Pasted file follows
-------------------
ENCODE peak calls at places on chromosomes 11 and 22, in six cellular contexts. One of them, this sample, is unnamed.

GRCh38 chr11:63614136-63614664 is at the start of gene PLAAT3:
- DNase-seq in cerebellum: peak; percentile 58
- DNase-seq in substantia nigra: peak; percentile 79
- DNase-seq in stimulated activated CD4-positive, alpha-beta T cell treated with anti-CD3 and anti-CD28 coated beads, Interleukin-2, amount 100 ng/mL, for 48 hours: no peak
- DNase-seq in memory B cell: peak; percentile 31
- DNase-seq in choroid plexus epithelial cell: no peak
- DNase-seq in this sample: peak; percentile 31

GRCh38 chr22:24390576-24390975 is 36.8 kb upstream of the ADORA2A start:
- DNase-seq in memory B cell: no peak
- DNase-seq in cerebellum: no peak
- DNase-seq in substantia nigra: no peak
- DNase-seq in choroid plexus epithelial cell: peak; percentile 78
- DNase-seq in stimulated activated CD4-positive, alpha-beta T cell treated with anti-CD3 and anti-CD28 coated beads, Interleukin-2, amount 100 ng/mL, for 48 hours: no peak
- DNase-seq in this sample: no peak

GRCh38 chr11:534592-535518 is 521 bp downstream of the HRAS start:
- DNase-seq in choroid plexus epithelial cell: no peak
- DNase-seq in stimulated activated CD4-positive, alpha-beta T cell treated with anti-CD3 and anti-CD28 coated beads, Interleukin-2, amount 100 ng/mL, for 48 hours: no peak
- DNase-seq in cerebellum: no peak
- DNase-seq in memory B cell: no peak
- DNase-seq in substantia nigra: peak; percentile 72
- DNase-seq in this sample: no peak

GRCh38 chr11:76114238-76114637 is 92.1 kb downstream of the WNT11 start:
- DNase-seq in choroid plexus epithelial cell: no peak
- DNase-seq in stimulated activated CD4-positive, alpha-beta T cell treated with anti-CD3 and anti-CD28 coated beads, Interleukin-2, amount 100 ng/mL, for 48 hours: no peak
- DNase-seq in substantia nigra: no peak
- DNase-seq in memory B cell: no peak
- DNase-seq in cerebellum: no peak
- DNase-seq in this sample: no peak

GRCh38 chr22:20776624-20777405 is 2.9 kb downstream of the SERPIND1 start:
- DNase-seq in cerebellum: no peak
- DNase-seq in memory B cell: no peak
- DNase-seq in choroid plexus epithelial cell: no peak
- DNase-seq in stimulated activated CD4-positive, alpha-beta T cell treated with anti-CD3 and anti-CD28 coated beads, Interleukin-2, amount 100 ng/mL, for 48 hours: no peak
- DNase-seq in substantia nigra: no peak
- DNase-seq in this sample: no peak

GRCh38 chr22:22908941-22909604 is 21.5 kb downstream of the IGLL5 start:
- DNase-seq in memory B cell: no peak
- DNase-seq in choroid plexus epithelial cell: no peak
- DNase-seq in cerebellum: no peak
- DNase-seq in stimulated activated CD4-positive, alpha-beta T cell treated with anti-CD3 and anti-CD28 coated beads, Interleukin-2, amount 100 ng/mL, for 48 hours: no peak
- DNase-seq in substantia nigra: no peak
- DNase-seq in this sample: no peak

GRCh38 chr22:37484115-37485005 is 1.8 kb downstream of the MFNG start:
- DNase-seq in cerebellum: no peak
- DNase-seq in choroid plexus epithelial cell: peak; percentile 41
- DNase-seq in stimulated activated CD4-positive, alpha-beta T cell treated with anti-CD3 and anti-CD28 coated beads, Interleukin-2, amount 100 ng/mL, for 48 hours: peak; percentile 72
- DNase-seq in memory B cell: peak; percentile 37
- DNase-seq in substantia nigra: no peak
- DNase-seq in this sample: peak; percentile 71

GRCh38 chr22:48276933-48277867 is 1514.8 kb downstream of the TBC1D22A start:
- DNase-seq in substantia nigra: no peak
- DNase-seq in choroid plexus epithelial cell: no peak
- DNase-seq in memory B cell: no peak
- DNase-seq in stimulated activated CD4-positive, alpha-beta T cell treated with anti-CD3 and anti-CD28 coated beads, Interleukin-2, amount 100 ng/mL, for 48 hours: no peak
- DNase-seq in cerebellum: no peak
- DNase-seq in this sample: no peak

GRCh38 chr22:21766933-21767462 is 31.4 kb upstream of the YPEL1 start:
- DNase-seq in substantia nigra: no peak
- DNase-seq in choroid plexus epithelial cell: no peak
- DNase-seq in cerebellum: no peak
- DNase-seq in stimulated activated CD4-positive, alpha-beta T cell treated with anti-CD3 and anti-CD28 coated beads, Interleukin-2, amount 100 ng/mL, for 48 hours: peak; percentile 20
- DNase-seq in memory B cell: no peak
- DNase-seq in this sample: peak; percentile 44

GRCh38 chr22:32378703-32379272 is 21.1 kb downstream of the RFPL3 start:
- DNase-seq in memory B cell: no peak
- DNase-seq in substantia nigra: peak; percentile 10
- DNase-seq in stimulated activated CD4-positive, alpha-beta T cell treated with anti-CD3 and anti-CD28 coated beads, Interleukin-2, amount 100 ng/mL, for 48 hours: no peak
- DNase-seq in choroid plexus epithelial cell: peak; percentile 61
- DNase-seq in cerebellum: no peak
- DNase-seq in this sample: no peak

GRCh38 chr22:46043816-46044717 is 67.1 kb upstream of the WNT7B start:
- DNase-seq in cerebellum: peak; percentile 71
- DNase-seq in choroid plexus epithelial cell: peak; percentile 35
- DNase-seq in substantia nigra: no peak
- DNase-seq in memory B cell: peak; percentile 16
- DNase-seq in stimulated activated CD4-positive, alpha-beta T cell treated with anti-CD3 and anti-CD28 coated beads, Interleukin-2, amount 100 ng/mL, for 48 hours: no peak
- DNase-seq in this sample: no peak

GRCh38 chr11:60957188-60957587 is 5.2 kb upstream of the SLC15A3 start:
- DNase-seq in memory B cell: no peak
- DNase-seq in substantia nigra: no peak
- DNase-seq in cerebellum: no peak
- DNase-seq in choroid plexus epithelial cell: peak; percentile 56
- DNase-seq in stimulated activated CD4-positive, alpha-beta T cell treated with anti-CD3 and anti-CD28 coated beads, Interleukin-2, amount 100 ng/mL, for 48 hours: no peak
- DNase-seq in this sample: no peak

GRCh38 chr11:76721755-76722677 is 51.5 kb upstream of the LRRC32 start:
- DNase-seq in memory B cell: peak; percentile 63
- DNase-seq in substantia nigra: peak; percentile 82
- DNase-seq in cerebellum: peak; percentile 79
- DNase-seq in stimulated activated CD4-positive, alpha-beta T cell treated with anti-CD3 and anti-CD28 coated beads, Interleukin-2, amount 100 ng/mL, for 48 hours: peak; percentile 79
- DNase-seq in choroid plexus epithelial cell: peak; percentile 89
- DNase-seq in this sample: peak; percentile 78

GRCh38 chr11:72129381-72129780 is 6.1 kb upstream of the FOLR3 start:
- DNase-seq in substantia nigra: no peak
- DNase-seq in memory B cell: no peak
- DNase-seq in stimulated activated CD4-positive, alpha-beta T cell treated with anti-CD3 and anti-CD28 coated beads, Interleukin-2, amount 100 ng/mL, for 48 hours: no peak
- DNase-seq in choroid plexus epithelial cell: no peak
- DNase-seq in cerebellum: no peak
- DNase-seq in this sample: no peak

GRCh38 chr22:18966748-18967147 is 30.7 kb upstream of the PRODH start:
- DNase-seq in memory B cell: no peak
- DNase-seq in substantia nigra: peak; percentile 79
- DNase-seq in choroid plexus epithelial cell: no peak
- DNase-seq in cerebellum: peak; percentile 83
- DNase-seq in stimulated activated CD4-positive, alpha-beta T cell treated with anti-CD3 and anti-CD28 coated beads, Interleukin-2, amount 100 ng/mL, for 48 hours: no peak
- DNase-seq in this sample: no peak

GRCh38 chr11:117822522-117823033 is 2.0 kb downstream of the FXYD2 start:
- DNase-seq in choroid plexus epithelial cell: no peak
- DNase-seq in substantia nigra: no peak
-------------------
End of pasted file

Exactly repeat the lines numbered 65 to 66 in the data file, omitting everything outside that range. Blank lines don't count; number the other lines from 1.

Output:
GRCh38 chr22:32378703-32379272 is 21.1 kb downstream of the RFPL3 start:
- DNase-seq in memory B cell: no peak